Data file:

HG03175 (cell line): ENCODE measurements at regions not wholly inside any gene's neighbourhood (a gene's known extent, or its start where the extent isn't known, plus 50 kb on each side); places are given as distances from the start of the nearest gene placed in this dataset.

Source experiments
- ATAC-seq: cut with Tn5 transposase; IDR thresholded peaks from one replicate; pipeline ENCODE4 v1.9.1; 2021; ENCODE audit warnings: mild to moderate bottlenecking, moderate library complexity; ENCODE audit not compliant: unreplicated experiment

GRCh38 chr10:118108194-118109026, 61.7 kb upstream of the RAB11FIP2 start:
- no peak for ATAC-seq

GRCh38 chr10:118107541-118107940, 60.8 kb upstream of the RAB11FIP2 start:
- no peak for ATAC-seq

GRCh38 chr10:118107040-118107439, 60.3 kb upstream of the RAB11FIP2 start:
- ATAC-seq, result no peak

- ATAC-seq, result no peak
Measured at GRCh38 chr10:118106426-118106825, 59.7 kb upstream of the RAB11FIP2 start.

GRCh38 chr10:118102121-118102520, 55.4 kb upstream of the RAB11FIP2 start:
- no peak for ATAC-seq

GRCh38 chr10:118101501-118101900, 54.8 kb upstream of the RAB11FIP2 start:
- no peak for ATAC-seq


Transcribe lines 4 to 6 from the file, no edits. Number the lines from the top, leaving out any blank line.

GRCh38 chr10:118108194-118109026, 61.7 kb upstream of the RAB11FIP2 start:
- no peak for ATAC-seq

GRCh38 chr10:118107541-118107940, 60.8 kb upstream of the RAB11FIP2 start: